France to ban 'carpooling' app amid taxi strike

Taxi drivers stage one-day strike against use of UberPop in France after Netherlands and Spain outlaw U.S.-based transport app

Taxi drivers stage one-day strike against use of UberPop in France after Netherlands and Spain outlaw U.S.-based transport app

PARIS - France will ban the “UberPop” transport application by the beginning of 2015, the country’s interior ministry revealed on Monday.

Ministry spokesman Pierre-Henry Brandet, speaking on French television, described the app provided by San Francisco-based Uber as both illegal and dangerous.

"Not only is it illegal to offer this service but additionally for the consumer there is a real danger," Brandet said.

The low-cost "carpooling" app puts members of the public in touch with others who want to offer ride-sharing, reducing each person's travel costs.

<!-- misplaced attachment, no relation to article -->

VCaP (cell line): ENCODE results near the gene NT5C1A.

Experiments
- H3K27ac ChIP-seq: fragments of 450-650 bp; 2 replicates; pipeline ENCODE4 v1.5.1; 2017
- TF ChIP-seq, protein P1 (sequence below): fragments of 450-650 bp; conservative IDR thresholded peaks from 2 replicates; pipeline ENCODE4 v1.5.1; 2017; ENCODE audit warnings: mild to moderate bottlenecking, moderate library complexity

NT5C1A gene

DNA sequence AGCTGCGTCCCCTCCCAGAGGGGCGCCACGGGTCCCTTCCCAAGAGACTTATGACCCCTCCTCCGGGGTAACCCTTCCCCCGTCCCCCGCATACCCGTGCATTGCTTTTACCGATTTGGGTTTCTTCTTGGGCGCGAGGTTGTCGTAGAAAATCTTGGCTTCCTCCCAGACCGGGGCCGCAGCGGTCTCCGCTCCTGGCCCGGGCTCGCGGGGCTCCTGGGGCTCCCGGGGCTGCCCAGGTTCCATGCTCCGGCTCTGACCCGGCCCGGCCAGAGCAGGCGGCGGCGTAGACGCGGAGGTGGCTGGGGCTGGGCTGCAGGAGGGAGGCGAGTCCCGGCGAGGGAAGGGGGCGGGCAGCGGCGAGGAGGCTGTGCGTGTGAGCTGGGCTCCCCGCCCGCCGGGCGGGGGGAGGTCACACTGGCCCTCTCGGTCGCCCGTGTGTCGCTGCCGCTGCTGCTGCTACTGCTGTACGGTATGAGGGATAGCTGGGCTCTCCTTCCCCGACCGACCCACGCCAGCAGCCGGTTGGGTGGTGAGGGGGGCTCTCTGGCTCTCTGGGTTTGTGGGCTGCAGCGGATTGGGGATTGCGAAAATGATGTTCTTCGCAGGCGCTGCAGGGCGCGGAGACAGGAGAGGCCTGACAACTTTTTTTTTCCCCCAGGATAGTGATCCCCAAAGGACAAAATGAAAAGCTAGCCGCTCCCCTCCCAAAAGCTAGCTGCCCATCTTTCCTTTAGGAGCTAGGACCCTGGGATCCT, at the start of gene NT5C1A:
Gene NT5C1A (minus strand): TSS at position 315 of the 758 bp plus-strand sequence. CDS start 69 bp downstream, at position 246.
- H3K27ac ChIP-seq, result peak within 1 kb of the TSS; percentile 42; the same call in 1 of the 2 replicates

The company says it has 160,000 users in France.

However, a Paris court last week ruled out a lawsuit seeking to ban the UberPop app on grounds of unfair competition. However, the company was fined 100,000 euros ($124,000) for presenting the UberPop service as a kind of carpool.

Today’s announcement comes as taxi drivers stage a one-day strike against the use of app in France. Their trade union vowed earlier to block 260 km (160 miles) of roads around Paris.

Last June, French taxi drivers protested as part of a Europe-wide day of action against the internet taxi-app firm.

Last Monday, Dutch judges banned the application, threatening the U.S. company with fines of up to $123,000.

UberPop app was also banned last week in Spain.

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